Steve Backer's HMS Dreadnought
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Imperfections and Omissions
No kit is perfect and the Steel Navy Dreadnought in no exception. As far as fidelity to the original, it very difficult to find any problems. However, I would argue that the two aft coaling winches have the wrong profile. Steel Navy gives you six winches of two different designs, one design for the two midship winches and another for the two forward and two aft winches. It seemed to me that the AOTS: Dreadnought showed the design of the aft winches to be similar to those used amidships rather than those used forward. The solution is to get another couple of amidships coaling winches to use for the aft positions.

I thought the PE crew platforms for the 12-lb QF ("quick-firing") guns mounted on the turret crowns to be a trifle wide. The platforms sit flush with the crown of the turret and have short supports that attach to the upper sides of the turret. When you fit the fret to sit flush with the turret crown, the outside edge overhangs the turret side. I cut a thin strip of the brass from the long side of each platform to allow the piece to sit flush and for the supports to connect with the top edge of each turret. Instead of doing this you could attach the supports to the turret edge first and let the platform have a slight overlap of the turret crown.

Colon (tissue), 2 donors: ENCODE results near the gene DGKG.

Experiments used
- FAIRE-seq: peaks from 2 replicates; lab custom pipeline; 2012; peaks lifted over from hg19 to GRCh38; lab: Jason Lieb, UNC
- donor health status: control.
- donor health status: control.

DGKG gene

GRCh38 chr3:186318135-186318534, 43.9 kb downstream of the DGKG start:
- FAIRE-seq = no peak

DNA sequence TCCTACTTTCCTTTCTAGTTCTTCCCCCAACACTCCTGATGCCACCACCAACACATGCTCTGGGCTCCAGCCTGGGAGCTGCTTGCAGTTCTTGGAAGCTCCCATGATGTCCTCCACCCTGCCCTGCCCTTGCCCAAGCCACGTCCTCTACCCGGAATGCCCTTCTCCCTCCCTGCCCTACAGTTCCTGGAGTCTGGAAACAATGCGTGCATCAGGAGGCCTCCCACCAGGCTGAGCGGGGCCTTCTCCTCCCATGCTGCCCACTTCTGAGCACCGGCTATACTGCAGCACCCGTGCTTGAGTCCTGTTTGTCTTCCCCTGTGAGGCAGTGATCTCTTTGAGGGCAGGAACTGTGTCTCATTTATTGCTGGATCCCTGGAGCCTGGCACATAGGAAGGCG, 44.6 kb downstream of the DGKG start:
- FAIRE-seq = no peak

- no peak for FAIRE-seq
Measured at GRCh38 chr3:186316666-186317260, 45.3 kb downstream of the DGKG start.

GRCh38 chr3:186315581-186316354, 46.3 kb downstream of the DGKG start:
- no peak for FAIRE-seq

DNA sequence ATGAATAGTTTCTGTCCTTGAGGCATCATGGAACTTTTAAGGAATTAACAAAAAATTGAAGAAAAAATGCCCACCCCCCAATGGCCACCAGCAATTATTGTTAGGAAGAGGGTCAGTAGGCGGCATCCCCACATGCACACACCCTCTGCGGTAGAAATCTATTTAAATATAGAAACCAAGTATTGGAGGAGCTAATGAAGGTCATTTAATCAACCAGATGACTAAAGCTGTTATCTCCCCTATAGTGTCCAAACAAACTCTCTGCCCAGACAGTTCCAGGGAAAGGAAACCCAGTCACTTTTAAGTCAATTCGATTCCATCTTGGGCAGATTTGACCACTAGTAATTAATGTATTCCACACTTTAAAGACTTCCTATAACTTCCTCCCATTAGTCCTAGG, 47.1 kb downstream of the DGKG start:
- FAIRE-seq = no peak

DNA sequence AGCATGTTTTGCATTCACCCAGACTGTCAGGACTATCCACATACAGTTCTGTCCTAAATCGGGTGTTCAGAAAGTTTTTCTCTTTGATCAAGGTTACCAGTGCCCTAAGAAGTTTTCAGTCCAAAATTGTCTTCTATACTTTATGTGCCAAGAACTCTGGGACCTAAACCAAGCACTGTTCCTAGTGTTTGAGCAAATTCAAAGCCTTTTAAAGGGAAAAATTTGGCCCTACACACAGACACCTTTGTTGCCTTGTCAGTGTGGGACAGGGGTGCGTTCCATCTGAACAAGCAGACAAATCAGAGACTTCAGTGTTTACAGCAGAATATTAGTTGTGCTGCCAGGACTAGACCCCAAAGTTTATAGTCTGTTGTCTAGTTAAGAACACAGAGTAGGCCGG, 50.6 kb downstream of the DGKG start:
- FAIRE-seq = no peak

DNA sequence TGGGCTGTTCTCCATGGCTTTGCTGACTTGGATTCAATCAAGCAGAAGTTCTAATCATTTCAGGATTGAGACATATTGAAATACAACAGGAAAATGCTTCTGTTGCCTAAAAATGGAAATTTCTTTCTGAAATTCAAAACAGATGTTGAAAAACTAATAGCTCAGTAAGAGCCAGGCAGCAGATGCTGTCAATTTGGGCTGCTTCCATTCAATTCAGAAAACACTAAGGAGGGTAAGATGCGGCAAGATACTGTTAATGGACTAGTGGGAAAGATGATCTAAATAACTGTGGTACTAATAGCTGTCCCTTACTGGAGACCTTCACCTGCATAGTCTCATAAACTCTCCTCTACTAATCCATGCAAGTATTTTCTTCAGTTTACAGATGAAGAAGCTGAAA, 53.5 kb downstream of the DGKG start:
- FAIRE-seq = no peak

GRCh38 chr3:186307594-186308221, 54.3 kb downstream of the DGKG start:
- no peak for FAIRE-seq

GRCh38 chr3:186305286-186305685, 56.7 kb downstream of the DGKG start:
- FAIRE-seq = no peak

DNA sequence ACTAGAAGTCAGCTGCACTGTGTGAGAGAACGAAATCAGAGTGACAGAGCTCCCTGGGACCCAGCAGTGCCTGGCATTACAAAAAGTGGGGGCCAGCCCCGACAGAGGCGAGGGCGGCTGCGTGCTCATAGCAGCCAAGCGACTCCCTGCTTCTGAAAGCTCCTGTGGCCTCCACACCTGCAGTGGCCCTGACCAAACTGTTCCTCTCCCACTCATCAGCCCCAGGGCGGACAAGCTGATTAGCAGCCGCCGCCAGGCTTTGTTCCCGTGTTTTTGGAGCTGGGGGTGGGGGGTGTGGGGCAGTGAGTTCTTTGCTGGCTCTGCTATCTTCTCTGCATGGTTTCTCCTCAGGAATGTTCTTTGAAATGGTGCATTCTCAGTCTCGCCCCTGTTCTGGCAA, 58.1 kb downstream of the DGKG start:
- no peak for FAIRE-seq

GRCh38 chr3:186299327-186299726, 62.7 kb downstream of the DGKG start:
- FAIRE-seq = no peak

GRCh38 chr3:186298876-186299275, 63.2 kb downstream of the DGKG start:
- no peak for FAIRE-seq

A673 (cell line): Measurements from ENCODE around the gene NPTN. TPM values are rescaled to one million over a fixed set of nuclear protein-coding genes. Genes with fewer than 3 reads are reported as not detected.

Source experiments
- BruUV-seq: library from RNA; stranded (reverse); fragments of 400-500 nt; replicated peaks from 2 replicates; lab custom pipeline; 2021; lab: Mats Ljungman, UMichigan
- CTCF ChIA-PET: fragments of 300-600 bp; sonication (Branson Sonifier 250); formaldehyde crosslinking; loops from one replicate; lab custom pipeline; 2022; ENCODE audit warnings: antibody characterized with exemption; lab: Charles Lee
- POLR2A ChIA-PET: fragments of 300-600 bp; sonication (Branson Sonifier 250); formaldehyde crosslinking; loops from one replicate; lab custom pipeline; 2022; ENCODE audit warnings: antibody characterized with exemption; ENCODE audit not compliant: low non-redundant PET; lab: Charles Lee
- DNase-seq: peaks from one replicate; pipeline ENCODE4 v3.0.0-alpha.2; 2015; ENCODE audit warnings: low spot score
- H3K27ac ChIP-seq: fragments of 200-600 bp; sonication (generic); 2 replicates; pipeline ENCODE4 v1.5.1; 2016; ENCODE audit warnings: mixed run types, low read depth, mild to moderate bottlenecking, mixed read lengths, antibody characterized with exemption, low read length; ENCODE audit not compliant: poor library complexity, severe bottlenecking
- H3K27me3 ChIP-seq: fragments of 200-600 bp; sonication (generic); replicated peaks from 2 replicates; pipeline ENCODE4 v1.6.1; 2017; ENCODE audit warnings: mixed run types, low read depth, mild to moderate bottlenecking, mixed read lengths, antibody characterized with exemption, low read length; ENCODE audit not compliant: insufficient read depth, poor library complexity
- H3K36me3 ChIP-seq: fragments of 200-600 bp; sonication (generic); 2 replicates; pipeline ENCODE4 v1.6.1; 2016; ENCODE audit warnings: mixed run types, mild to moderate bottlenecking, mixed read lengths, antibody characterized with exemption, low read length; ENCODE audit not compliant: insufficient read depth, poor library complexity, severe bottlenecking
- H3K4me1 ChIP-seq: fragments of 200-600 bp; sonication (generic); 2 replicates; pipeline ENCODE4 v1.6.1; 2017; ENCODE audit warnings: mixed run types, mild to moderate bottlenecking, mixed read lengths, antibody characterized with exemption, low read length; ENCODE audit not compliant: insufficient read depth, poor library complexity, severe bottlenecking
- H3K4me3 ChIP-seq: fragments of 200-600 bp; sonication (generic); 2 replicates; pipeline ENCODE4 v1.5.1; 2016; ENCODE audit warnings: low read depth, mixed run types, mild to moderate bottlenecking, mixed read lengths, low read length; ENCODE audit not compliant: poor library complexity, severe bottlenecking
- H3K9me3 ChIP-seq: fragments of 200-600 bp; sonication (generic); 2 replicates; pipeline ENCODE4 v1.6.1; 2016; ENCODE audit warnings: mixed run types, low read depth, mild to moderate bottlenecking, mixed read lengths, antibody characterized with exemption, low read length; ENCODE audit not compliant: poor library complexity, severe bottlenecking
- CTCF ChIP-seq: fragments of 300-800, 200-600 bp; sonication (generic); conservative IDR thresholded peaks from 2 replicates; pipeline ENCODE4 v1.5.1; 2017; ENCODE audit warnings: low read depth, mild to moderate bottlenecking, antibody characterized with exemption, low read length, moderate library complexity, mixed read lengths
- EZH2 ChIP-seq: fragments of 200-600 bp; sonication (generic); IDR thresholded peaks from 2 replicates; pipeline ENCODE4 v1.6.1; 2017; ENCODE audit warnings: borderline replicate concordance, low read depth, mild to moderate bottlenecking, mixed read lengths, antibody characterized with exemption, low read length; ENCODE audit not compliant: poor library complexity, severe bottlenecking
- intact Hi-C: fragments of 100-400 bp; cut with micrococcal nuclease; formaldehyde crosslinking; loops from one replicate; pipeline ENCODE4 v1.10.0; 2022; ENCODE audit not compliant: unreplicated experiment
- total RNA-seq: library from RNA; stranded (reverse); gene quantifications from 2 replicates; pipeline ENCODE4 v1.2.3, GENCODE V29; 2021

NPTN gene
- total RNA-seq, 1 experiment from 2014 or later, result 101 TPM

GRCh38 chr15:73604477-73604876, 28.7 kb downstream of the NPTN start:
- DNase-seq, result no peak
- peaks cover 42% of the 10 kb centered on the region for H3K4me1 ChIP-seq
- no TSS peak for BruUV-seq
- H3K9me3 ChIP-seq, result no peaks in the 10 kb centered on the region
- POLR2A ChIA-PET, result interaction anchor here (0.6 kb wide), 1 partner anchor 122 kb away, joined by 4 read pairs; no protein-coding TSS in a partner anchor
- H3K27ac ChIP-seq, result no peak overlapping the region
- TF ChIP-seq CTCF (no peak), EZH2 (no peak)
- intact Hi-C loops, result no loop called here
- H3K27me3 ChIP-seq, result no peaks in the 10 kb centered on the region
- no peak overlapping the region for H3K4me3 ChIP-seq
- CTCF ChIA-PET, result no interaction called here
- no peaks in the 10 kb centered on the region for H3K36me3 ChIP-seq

Lastly I thought the QF guns could have used a bit more detailing. The modeler has to descend to arguing minutiae in order to find fault with the this model’s fidelity to the original.